For whatever reason it’s only just hit me that Martin Scorsese‘s Letter to Elia, a profoundly personal exploration of not only Elia Kazan‘s life and career but the influence his films have had upon Scorsese almost his entire life, is playing for free on pbs.org. If you haven’t seen it and you regard yourself as any kind of Movie Catholic, you must watch it as soon as you can. Who knows? Maybe they’ll take it down tomorrow or next week.
I wrote the following on 9.22.10 after catching the doc at a NY Film Festival press screening: “Letter to Elia is a delicate and beautiful little poem. It’s a personal tribute to a director who made four films — On The Waterfront, East of Eden, Wild River and America America — that went right into Scorsese’s young bloodstream and swirled around inside for decades after.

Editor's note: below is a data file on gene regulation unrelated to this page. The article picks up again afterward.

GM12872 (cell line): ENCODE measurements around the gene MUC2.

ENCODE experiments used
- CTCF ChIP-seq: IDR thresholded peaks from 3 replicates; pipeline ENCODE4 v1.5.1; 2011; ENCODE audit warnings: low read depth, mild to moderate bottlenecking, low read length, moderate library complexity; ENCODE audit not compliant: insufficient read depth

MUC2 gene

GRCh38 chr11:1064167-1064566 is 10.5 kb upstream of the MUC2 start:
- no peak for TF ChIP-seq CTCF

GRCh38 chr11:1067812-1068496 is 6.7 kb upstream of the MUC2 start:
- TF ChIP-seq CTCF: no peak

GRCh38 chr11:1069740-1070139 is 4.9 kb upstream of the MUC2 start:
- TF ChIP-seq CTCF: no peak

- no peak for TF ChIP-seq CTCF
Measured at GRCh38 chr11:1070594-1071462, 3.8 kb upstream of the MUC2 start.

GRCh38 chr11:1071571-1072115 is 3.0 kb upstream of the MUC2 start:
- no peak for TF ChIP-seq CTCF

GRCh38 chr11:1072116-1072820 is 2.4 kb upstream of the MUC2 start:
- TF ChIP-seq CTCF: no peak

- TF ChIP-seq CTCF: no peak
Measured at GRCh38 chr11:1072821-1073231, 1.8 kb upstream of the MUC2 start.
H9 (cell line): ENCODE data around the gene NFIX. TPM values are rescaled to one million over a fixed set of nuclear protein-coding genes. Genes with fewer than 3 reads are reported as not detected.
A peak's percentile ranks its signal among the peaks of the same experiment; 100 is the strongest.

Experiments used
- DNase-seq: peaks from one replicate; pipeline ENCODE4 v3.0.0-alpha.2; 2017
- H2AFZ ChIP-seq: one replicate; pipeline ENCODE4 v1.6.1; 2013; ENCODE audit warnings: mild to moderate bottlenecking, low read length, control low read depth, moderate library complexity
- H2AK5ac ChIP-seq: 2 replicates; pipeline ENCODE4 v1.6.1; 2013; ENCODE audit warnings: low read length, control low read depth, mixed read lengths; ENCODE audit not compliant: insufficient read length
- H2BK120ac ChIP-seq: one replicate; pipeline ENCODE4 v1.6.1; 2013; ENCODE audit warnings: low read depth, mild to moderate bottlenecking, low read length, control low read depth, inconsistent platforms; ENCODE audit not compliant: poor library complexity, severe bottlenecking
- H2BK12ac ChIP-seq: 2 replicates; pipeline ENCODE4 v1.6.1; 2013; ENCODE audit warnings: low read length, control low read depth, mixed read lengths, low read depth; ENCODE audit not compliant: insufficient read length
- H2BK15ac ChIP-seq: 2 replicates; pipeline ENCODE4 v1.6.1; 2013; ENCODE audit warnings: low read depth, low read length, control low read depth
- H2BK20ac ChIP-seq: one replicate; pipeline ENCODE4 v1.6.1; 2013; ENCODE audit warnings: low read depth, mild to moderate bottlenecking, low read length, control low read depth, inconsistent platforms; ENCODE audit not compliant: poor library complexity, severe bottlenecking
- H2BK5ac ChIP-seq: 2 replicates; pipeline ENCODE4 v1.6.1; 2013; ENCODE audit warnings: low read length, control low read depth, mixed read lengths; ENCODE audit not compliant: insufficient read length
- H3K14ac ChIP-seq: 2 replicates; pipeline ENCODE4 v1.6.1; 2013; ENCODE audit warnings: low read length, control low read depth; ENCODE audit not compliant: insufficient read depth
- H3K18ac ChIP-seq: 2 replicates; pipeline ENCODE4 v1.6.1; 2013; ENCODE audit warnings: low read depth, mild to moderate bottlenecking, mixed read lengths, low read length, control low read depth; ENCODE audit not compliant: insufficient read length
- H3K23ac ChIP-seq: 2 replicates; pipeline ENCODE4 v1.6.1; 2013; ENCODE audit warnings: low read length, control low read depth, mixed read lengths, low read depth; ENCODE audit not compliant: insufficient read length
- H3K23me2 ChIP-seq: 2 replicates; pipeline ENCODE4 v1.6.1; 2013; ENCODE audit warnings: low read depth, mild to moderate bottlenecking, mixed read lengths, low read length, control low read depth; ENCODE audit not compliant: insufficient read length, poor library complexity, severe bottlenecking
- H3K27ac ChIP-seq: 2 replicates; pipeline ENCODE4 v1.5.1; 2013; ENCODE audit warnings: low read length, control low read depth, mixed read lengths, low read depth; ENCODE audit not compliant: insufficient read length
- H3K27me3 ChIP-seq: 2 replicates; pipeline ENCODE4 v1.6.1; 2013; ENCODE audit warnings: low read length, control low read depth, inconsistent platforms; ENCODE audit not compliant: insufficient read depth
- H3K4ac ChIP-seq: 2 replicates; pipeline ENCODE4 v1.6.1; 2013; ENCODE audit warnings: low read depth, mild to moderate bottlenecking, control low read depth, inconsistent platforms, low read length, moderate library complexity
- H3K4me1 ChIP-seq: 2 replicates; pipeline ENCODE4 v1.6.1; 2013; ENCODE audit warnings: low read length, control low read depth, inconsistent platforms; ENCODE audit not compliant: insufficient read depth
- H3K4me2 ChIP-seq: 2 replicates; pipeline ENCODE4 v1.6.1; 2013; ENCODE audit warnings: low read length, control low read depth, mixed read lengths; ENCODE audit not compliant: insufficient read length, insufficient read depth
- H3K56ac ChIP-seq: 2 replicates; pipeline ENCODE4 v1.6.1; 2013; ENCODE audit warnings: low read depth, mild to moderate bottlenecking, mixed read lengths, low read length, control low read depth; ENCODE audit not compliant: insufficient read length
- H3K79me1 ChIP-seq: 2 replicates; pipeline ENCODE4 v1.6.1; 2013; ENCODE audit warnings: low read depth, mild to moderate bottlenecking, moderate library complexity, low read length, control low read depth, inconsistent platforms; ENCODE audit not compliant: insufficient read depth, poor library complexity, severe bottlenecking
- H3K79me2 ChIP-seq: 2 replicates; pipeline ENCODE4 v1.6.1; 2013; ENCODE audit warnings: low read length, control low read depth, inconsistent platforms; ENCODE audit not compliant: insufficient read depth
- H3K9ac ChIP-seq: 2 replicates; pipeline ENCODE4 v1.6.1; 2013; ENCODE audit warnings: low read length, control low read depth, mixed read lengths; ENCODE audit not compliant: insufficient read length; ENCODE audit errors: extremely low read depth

“Scorcese came to regard Kazan as a father figure, he says in the doc. And you understand why. Letter to Elia is a deeply touching film because it’s so close to the emotional bone. The sections that take you through the extra-affecting portions of Waterfront and Eden got me and held me like a great sermon. It’s like a church service, this film. It’s pure religion.”